As Florida reported 93 more COVID-19 deaths on Friday, Gov. Ron DeSantis said the toll likely would be much worse if the state had not made changes to protect residents of long-term care centers. He defended his decision to reopen the state in early May. “I think there was really no justification to not move forward,” DeSantis said during a visit to Orlando.
The number of Florida deaths per day has reached a seven-day average of about 59, up from about 33 three weeks ago, and approaching the deadliest period in the pandemic in early May, when that average briefly touched 60. As of Friday, 4,102 people have died in Florida, while the number of confirmed cases of the virus climbed to 240,710. A total of 11,433 new cases were reported Friday — just 25 shy of the one-day pandemic high reported on July 4. Florida has become one of the virus hot spots to flare up across the U.S., where the more than 3.13 million reported infections is the highest total in the world. More than 133,000 people have died, according to the Coronavirus Resource Center at Johns Hopkins University. In the spring, Florida appeared to be “flattening the curve” as theme parks shuttered, sugar sand beaches closed and residents heeded orders to stay home. Now, it’s almost as if that never happened.
“We thought maybe we could keep this thing under wraps. And that worked for a little bit of time,” Dr. Jason Wilson, an E.R. physician at Tampa General Hospital, said Wednesday during a conversation with Tampa Mayor Jane Castor. “But eventually ... it caught up to us.”
Miami-Dade, Florida’s worst-hit county, reported 58,341 virus cases and 1,133 deaths as of Friday. In The Villages and surrounding communities, cases are substantially lower, according to the Florida Department of Health: 589 cases and 18 deaths in Sumter County; 1,198 cases and 26 deaths in Lake County; and 1,307 cases and 15 deaths in Marion County,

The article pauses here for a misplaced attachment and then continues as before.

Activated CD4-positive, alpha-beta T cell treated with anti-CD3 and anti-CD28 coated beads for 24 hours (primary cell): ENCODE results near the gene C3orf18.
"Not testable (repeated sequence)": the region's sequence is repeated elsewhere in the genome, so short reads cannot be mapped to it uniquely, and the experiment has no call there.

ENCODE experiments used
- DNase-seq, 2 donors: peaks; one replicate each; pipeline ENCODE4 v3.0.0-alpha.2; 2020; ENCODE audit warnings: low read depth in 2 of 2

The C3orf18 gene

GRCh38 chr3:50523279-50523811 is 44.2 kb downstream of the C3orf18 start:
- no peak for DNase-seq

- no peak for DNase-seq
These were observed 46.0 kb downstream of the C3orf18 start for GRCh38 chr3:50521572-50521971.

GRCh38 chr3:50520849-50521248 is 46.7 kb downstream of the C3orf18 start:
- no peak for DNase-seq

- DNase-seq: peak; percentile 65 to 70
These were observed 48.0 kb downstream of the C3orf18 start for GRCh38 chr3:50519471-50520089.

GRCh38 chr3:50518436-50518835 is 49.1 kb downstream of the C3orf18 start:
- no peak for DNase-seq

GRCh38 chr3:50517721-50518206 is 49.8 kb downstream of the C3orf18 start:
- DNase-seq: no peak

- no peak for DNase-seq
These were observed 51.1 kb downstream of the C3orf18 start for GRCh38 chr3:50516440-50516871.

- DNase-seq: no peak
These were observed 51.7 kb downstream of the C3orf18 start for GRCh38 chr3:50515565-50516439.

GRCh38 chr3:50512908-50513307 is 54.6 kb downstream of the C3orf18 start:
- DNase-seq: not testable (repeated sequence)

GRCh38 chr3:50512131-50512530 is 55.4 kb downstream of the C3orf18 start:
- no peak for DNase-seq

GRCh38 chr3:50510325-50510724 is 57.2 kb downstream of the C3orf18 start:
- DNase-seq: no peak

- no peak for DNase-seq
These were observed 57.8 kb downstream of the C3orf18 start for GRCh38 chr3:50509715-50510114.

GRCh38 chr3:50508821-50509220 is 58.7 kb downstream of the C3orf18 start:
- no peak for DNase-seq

From Miami to Jacksonville and Tampa, hospitals in June and July have seen their numbers of coronavirus patients triple, with new patients outpacing those being discharged. A record 435 newly hospitalized patients were reported Friday to have tested positive for the virus, though they include people seeking hospital care for other reasons and are not all symptomatic.
More than 45% of intensive care units in Florida hospitals were at capacity or had fewer than 10% of their beds available as of Friday, the state Agency for Health Care Administration reported on its website.
DeSantis said that when he made the decision to reopen much of the state in May, he said, COVID-19 infections “had very, very low prevalence,” especially in the northern parts of the state.
Even now, he said, hospitals across the state have between 10,000 and 13,000 available beds.
“We have a situation where you got a lot of beds available. No major system, nobody that we’ve seen yet, has even gone to the surge level,” he said during his Orlando press conference.
The governor, who early on instituted virus testing of staff and residents at longterm care facilities, said staff are now being tested every two weeks, and that the latest testing results are showing a low infection rate of 2.4%. He said the testing regime is detecting sick workers and keeping infections out of facilities where thousands of older Floridians live.
Florida added a new column to a dashboard with hospitalization statistics on Friday to include a page with a county-by-county breakdown for patients being treated primarily for coronavirus. Statewide, there were 6,806 such COVID-19 patients in hospitals.